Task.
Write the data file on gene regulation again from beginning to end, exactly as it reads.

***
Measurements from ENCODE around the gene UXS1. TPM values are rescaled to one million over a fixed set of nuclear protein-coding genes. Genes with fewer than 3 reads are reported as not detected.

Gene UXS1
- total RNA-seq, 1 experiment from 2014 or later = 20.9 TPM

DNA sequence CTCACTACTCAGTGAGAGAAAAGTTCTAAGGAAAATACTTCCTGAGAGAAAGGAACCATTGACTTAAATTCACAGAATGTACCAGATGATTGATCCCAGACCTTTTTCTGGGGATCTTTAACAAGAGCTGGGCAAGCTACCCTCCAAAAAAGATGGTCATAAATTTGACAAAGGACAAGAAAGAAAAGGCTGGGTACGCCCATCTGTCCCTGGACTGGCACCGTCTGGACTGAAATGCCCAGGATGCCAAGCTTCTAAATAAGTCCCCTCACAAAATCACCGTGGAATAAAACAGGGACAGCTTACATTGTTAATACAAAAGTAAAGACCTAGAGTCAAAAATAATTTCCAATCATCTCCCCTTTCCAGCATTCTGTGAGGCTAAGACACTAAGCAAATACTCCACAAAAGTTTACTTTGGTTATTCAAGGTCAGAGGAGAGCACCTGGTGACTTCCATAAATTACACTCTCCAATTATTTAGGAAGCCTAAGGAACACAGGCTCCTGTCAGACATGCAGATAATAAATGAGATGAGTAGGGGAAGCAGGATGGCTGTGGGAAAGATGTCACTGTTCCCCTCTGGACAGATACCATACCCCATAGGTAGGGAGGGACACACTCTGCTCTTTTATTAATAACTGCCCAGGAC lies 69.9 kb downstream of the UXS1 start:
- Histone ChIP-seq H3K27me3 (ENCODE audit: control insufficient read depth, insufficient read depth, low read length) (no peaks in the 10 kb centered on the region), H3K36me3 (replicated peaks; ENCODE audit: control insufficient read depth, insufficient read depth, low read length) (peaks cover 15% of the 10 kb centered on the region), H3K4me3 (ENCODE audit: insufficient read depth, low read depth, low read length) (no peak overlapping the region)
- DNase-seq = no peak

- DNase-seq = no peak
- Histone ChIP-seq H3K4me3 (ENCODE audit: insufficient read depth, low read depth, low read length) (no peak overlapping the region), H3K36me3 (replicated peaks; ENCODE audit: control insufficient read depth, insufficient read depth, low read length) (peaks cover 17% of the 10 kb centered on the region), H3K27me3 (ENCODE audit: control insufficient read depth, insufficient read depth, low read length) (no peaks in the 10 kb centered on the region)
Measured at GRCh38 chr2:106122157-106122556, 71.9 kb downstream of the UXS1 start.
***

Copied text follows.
Measurements from ENCODE around the gene UXS1. TPM values are rescaled to one million over a fixed set of nuclear protein-coding genes. Genes with fewer than 3 reads are reported as not detected.

Gene UXS1
- total RNA-seq, 1 experiment from 2014 or later = 20.9 TPM

DNA sequence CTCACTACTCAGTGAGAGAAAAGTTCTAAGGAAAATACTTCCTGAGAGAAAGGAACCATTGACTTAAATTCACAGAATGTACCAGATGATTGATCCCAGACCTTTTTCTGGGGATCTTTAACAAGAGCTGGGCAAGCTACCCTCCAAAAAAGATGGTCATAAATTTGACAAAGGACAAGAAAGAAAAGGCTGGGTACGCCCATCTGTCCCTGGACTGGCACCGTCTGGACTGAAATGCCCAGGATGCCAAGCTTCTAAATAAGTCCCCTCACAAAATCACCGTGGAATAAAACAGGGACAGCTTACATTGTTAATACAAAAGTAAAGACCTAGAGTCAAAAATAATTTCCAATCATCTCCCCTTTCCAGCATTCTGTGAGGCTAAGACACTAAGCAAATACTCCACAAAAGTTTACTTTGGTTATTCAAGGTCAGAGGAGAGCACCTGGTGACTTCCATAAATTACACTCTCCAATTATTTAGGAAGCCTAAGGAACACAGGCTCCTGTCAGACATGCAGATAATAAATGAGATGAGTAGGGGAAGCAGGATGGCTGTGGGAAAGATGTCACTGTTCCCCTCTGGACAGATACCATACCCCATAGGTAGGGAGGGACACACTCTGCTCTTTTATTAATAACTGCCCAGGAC lies 69.9 kb downstream of the UXS1 start:
- Histone ChIP-seq H3K27me3 (ENCODE audit: control insufficient read depth, insufficient read depth, low read length) (no peaks in the 10 kb centered on the region), H3K36me3 (replicated peaks; ENCODE audit: control insufficient read depth, insufficient read depth, low read length) (peaks cover 15% of the 10 kb centered on the region), H3K4me3 (ENCODE audit: insufficient read depth, low read depth, low read length) (no peak overlapping the region)
- DNase-seq = no peak

- DNase-seq = no peak
- Histone ChIP-seq H3K4me3 (ENCODE audit: insufficient read depth, low read depth, low read length) (no peak overlapping the region), H3K36me3 (replicated peaks; ENCODE audit: control insufficient read depth, insufficient read depth, low read length) (peaks cover 17% of the 10 kb centered on the region), H3K27me3 (ENCODE audit: control insufficient read depth, insufficient read depth, low read length) (no peaks in the 10 kb centered on the region)
Measured at GRCh38 chr2:106122157-106122556, 71.9 kb downstream of the UXS1 start.